NARM: Naturally-Occurring and Accelerator-Produced Radioactive Material

Naturally-occurring and accelerator-produced radioactive materials, or NARM, are regulated separately from low-level waste. This is primarily radium-contaminated waste that includes medical and industrial radium sources, soils with natural radium, and deposits made by oil and gas inside refinery pipes and well casings.

NARM is defined as either diffuse or discrete. Diffuse NARM includes wastes such as pipe scale from routine maintenance on oil and gas pipelines, soils from the cleanup of mineral processing sites, and laboratory trash from the production of accelerator produced pharmaceuticals. Almost all discrete NARM comes from measuring devices, gauges, and radium needles used in medical procedures. Both types of NARM are disposed at the commercial LLRW site.

The commercial LLRW facility accepts NARM waste from throughout the country. NARM wastes are not regulated by any federal agency. NARM is not subject to the Low-Level Radioactive Waste Policy Amendments Act and therefore disposal is not restricted to states in the Northwest and Rocky Mountain Compacts.

The history of NARM regulation in Washington includes several key events. In 1986, DOH adopted its first regulation for NARM disposal. In July 1995, DOH adopted amendments to WAC 246-249-080 that limited individual generators of diffuse NARM to 1,000 cubic feet per year and created a site limit of 8,600 cubic feet per year. In September 1995, US Ecology filed a civil suit against DOH contesting the 8,600 cubic foot limit. On May 15, 1996, DOH entered into a settlement agreement with US Ecology whereby DOH agreed to initiate rulemaking to consider a 100,000 cubic foot disposal limit for diffuse NARM with no individual generator limit. The court entered an order staying the 1995 amendments and requiring DOH to initiate rulemaking to adopt the 100,000 cubic foot limit. DOH issued an Environmental Impact Statement (EIS) in 2004 that supported an annual NARM limit of 100,000 cubic feet per year.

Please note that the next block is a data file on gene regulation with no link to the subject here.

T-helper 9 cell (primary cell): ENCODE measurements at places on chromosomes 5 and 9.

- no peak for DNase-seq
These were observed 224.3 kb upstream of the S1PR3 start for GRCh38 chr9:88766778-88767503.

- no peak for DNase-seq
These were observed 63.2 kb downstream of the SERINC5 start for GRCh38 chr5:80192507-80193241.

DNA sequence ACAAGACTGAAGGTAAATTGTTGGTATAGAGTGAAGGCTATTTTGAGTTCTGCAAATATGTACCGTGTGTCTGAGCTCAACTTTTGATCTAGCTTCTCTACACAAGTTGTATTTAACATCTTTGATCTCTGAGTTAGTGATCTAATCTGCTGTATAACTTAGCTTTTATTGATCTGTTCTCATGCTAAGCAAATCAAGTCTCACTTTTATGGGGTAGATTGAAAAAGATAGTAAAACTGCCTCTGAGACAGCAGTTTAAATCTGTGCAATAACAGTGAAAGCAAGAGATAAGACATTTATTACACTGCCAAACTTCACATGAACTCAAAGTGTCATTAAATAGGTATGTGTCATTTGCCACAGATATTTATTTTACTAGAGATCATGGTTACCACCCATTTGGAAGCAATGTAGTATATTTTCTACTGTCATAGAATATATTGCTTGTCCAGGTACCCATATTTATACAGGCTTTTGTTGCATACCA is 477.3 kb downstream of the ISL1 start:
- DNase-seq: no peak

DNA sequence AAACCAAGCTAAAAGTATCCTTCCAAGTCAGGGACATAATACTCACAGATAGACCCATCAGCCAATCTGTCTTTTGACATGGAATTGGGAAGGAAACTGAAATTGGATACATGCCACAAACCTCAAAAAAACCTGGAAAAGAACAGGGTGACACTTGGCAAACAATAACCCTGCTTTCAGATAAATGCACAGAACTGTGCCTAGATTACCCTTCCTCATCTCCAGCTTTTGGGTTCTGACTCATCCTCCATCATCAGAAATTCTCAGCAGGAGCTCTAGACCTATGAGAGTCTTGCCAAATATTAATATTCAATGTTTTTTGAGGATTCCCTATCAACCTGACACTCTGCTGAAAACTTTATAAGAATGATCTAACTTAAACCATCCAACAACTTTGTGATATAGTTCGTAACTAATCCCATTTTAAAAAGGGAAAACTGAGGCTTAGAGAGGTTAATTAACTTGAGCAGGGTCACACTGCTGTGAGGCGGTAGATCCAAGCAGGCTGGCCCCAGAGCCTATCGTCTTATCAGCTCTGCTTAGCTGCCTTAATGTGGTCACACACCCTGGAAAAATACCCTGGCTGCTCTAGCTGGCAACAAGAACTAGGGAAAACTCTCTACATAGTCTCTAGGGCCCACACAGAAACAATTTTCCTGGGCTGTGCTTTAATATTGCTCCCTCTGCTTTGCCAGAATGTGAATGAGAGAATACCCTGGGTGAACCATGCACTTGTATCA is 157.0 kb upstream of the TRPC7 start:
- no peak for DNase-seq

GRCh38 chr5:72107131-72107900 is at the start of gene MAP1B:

In December of 2005, DOH adopted amendments to WAC 246-249 WAC establishing the 100,000 cubic foot per calendar year site limit for diffuse NARM. Since 2005, the facility has disposed of a total of 27,639 cubic feet of diffuse NARM.

Based on records since 1992, annual NARM volumes (includes both diffuse and discrete) have ranged from a high of 77,000 cubic feet in 1995 to a low of 3,437 cubic feet in 2009. Overall, NARM has averaged about 16,000 cubic feet per year. However, since 2000, the average volume of NARM disposed at the facility has been 6,400 cubic feet per year. NARM accounts for 2% of the total volume and less than 0.01% of the activity (approximately 482 curies) disposed at the facility.